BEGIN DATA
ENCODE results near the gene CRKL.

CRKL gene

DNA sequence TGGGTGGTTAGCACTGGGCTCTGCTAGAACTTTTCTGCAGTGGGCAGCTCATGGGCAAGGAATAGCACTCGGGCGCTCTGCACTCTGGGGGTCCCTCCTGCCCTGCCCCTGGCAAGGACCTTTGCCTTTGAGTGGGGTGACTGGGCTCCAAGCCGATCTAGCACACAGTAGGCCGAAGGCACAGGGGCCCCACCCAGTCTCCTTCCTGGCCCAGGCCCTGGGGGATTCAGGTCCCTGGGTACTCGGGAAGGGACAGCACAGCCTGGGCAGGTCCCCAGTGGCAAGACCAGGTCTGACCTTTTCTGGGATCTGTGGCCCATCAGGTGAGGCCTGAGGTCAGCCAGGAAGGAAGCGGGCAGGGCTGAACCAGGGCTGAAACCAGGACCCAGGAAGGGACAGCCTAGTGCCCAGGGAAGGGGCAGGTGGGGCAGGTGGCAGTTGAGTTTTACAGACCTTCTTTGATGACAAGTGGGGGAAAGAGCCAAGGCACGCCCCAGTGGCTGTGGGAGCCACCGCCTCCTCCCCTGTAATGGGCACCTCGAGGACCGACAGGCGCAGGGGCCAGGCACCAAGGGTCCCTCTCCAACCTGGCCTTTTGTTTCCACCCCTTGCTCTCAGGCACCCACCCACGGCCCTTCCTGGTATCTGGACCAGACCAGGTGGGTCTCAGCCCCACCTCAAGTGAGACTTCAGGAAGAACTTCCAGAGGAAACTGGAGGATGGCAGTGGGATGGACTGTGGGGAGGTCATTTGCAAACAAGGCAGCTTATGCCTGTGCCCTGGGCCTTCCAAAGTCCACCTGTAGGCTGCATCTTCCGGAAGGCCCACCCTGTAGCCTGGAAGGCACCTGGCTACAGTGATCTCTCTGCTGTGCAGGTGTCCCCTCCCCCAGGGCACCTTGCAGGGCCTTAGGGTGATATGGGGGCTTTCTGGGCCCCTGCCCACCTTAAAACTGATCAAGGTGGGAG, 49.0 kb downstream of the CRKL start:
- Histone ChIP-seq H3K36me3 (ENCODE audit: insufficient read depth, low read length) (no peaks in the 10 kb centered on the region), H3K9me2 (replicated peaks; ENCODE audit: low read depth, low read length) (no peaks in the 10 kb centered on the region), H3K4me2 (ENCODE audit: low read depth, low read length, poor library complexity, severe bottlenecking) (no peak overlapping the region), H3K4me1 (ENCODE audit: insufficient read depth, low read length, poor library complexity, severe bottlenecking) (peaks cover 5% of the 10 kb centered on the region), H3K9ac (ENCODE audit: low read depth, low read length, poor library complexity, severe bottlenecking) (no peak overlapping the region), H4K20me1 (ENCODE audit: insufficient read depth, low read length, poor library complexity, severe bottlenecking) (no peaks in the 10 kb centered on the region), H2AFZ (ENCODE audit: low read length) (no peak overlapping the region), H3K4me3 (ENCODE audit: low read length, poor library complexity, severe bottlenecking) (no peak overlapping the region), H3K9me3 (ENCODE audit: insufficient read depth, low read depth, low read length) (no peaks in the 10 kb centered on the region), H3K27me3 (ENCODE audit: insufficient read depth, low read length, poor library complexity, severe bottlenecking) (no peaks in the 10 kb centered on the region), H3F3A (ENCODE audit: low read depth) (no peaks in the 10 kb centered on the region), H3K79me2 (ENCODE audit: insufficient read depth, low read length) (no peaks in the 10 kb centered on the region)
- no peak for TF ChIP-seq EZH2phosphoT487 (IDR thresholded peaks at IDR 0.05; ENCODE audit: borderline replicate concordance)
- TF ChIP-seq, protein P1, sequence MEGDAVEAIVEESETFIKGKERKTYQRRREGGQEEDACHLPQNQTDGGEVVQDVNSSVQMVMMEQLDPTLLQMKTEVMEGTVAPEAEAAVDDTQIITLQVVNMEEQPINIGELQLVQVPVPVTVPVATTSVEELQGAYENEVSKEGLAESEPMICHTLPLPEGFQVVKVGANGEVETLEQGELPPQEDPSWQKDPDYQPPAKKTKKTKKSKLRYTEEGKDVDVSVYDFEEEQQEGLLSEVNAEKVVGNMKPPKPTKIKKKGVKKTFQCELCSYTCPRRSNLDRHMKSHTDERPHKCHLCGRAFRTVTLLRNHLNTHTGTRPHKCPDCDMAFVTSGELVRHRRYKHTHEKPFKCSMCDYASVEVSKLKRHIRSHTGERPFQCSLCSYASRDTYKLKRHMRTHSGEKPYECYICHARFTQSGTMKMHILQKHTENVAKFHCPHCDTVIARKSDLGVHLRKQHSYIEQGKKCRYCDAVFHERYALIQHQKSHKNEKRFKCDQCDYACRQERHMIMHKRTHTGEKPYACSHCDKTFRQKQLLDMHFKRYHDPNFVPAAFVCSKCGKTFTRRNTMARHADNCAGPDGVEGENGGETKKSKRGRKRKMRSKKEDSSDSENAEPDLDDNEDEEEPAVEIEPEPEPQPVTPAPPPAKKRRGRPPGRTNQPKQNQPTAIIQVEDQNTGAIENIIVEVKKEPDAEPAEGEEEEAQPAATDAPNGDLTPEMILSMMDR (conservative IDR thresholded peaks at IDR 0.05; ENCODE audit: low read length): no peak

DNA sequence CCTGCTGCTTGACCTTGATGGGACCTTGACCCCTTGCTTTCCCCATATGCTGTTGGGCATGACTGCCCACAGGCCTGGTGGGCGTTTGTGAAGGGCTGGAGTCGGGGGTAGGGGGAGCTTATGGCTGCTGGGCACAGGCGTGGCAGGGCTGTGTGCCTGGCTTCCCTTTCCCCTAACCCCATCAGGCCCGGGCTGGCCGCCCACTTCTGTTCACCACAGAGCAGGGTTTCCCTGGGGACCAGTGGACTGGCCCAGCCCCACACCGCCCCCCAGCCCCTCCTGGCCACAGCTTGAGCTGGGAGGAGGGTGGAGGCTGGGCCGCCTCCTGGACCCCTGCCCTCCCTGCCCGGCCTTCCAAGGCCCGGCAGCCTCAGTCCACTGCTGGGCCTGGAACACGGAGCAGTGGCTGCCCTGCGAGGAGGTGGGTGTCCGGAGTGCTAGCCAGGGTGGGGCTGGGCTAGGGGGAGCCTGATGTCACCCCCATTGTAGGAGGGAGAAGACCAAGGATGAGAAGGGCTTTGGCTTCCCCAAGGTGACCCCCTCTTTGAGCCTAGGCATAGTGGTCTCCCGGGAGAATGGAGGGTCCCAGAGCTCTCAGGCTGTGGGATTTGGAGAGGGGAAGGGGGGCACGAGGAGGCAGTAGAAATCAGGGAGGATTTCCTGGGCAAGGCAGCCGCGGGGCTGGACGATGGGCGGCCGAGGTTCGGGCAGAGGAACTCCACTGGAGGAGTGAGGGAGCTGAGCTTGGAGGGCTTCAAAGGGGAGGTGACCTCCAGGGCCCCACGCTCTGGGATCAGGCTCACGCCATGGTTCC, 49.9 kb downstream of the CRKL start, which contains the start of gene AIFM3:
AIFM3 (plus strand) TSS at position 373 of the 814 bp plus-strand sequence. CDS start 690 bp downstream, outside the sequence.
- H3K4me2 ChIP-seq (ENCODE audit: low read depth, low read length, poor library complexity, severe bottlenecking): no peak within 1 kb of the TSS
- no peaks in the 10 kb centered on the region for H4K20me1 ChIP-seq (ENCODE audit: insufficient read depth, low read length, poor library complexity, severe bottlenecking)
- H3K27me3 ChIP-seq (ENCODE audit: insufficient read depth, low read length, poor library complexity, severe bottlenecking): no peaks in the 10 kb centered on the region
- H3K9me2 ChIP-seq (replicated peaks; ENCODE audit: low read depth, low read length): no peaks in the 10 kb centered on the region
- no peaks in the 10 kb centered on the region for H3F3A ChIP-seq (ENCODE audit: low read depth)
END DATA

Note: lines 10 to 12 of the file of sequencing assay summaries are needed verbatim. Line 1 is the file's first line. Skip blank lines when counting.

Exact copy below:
- no peaks in the 10 kb centered on the region for H4K20me1 ChIP-seq (ENCODE audit: insufficient read depth, low read length, poor library complexity, severe bottlenecking)
- H3K27me3 ChIP-seq (ENCODE audit: insufficient read depth, low read length, poor library complexity, severe bottlenecking): no peaks in the 10 kb centered on the region
- H3K9me2 ChIP-seq (replicated peaks; ENCODE audit: low read depth, low read length): no peaks in the 10 kb centered on the region